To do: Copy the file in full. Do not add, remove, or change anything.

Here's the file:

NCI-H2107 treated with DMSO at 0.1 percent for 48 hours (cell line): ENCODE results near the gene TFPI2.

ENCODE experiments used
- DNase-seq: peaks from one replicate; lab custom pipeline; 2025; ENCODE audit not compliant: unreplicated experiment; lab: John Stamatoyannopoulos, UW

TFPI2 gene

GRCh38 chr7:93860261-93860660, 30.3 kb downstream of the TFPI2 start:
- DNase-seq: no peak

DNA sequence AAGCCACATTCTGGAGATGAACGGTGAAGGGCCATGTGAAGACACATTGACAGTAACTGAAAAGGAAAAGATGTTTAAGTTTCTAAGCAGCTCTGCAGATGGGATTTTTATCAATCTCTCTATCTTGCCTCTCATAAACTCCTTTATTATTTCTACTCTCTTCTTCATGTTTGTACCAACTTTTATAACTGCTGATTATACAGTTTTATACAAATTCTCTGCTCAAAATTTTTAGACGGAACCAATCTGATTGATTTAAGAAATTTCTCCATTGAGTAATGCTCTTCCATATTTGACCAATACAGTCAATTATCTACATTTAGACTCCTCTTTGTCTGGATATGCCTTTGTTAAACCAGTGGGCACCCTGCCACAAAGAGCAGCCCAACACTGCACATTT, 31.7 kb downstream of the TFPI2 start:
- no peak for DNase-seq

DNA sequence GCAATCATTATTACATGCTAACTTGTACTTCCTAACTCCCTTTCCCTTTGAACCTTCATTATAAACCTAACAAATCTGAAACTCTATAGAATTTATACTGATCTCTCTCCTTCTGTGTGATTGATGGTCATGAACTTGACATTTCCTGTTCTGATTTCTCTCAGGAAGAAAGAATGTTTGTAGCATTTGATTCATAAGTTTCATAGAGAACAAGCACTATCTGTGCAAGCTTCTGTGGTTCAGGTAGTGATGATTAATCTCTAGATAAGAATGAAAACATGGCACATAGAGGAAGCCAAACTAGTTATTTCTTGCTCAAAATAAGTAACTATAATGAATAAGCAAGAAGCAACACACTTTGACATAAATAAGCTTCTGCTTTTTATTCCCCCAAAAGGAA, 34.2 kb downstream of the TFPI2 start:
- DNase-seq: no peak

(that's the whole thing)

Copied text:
NCI-H2107 treated with DMSO at 0.1 percent for 48 hours (cell line): ENCODE results near the gene TFPI2.

ENCODE experiments used
- DNase-seq: peaks from one replicate; lab custom pipeline; 2025; ENCODE audit not compliant: unreplicated experiment; lab: John Stamatoyannopoulos, UW

TFPI2 gene

GRCh38 chr7:93860261-93860660, 30.3 kb downstream of the TFPI2 start:
- DNase-seq: no peak

DNA sequence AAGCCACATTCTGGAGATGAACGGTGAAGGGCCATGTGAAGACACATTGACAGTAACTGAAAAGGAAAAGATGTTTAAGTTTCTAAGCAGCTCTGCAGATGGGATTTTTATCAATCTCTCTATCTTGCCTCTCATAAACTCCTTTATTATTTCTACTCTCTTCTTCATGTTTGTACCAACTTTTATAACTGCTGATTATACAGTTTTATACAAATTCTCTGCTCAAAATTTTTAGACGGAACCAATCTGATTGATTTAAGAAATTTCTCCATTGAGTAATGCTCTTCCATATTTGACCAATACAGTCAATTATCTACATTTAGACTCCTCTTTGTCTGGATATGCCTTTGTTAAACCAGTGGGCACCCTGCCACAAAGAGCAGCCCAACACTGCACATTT, 31.7 kb downstream of the TFPI2 start:
- no peak for DNase-seq

DNA sequence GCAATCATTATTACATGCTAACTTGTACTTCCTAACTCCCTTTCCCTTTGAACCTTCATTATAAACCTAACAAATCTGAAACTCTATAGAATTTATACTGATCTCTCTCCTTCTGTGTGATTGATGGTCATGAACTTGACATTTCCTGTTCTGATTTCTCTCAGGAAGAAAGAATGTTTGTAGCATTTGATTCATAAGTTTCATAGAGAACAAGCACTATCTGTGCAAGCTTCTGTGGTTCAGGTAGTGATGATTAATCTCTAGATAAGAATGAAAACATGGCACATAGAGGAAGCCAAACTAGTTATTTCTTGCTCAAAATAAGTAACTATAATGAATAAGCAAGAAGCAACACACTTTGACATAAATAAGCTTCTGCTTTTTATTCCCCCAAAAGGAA, 34.2 kb downstream of the TFPI2 start:
- DNase-seq: no peak